The EU's new Central Asia strategy

30-01-2019

Central Asia is an often overlooked region, but one that is gradually becoming more important for the European Union. Although the Central Asian countries are less of a priority than those of the Eastern Neighbourhood, the EU has steadily intensified diplomatic relations with the region, at the same time as ramping up development aid. European trade and investment, above all in Kazakhstan, have made the EU the main economic player in Central Asia, ahead of Russia and China. However, former overlord Russia does not seem to resent European influence in Central Asia as much as in eastern Europe, and the region has avoided becoming a zone of geopolitical confrontation. The EU's 2007 Central Asia strategy defines the priorities for EU development aid and diplomatic activity in the region. These include responding to security threats, protecting human rights, promoting economic development, developing transport and energy links, and ensuring environmental protection. Since then, progress in these areas has been uneven. Nevertheless, the issues identified in 2007 are still highly relevant today, and will probably remain at the heart of future EU policy in Central Asia. However, there have also been several major developments since the strategy was adopted: China's Belt and Road Initiative is reviving overland trade routes connecting Europe and Asia via the region; in Uzbekistan, a more conciliatory foreign policy under the country's new president has eased regional tensions and opened the door to cooperation between formerly hostile neighbours. At the same time, Central Asian countries are becoming more interested in engaging with Afghanistan. A new strategy, expected for mid-2019, will therefore need to spell out how the EU responds to these new dynamics.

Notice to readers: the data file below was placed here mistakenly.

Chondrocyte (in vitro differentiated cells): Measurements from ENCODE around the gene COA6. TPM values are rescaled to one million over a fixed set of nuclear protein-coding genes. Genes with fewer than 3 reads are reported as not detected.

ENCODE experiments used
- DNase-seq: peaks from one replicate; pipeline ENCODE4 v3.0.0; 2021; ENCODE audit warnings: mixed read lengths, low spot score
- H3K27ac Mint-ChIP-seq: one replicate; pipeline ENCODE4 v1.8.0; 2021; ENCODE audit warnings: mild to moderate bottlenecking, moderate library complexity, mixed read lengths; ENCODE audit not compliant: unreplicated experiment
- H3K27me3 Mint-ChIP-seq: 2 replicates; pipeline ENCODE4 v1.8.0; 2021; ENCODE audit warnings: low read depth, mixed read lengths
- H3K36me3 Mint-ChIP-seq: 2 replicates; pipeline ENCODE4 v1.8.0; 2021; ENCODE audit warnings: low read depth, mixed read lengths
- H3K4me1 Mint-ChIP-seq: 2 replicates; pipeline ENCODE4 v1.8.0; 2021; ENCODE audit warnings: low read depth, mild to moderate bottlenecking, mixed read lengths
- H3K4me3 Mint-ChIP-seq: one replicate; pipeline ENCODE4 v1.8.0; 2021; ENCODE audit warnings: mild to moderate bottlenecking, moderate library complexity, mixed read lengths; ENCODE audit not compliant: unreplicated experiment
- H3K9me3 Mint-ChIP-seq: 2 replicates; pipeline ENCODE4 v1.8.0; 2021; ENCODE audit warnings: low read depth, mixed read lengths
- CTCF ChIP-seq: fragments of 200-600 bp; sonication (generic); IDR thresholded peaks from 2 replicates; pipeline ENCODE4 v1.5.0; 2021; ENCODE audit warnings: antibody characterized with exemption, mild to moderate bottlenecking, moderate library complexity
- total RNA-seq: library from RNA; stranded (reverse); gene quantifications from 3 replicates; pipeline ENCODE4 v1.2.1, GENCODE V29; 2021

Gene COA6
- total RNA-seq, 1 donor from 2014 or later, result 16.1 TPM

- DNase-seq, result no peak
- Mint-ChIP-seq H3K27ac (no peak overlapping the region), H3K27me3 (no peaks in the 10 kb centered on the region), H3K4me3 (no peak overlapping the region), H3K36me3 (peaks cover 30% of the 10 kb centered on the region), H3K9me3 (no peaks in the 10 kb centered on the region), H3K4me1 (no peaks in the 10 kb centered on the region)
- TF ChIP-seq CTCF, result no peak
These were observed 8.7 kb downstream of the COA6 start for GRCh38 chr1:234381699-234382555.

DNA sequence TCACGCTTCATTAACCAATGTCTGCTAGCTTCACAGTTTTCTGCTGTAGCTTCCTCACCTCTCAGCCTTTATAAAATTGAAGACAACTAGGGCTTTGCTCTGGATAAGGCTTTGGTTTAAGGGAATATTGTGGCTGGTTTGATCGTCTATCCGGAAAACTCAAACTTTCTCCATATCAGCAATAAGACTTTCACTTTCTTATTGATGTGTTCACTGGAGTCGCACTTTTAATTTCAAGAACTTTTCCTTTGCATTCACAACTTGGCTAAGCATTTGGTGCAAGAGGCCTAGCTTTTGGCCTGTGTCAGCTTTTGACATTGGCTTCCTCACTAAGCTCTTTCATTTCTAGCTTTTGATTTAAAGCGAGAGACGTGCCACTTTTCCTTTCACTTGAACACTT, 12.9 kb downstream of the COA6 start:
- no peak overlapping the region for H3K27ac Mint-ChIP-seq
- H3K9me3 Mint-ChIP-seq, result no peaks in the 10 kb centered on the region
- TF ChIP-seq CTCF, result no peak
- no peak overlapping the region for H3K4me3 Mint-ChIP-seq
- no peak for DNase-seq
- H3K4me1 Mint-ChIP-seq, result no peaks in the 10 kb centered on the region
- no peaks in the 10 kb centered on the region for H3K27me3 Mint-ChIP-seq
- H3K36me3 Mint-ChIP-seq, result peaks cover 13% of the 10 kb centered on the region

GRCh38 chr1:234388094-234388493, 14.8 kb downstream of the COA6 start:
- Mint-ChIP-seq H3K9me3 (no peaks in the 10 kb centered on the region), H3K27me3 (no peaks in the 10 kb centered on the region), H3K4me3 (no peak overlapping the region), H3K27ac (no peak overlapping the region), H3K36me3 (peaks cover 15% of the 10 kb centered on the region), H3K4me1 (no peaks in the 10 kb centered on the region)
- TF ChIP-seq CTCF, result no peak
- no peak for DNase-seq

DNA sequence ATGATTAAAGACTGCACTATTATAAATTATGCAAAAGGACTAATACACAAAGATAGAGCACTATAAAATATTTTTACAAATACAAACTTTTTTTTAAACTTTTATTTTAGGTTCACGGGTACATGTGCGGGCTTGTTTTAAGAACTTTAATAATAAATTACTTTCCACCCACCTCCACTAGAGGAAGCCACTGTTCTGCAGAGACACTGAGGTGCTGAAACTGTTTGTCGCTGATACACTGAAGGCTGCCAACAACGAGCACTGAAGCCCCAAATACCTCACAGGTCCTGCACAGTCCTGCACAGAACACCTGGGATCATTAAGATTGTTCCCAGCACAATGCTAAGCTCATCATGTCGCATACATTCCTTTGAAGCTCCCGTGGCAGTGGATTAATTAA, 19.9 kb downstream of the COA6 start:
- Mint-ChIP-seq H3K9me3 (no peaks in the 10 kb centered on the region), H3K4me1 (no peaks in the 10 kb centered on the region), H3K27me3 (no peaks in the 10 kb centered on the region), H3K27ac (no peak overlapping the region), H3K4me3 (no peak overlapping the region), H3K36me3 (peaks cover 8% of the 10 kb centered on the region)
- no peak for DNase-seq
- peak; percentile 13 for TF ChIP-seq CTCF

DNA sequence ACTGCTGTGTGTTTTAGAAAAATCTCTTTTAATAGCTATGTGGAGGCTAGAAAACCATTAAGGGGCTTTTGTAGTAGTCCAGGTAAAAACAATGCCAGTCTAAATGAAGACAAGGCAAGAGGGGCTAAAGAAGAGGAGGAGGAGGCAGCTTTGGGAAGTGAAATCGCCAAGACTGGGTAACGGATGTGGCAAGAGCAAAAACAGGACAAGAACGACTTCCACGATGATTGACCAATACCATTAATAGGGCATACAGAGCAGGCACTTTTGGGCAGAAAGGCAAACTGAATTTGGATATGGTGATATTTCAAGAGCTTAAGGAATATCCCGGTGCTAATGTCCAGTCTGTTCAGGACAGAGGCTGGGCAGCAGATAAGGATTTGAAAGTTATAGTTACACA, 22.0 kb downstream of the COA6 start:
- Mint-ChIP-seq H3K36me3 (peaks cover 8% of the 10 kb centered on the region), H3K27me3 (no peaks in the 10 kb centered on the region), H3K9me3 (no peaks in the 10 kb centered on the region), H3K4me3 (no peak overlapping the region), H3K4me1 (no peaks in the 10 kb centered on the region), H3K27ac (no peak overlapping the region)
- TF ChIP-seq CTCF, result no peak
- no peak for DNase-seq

Central Asia is an often overlooked region, but one that is gradually becoming more important for the European Union. Although the Central Asian countries are less of a priority than those of the Eastern Neighbourhood, the EU has steadily intensified diplomatic relations with the region, at the same time as ramping up development aid. European trade and investment, above all in Kazakhstan, have made the EU the main economic player in Central Asia, ahead of Russia and China. However, former overlord Russia does not seem to resent European influence in Central Asia as much as in eastern Europe, and the region has avoided becoming a zone of geopolitical confrontation. The EU's 2007 Central Asia strategy defines the priorities for EU development aid and diplomatic activity in the region. These include responding to security threats, protecting human rights, promoting economic development, developing transport and energy links, and ensuring environmental protection. Since then, progress in these areas has been uneven. Nevertheless, the issues identified in 2007 are still highly relevant today, and will probably remain at the heart of future EU policy in Central Asia. However, there have also been several major developments since the strategy was adopted: China's Belt and Road Initiative is reviving overland trade routes connecting Europe and Asia via the region; in Uzbekistan, a more conciliatory foreign policy under the country's new president has eased regional tensions and opened the door to cooperation between formerly hostile neighbours. At the same time, Central Asian countries are becoming more interested in engaging with Afghanistan. A new strategy, expected for mid-2019, will therefore need to spell out how the EU responds to these new dynamics.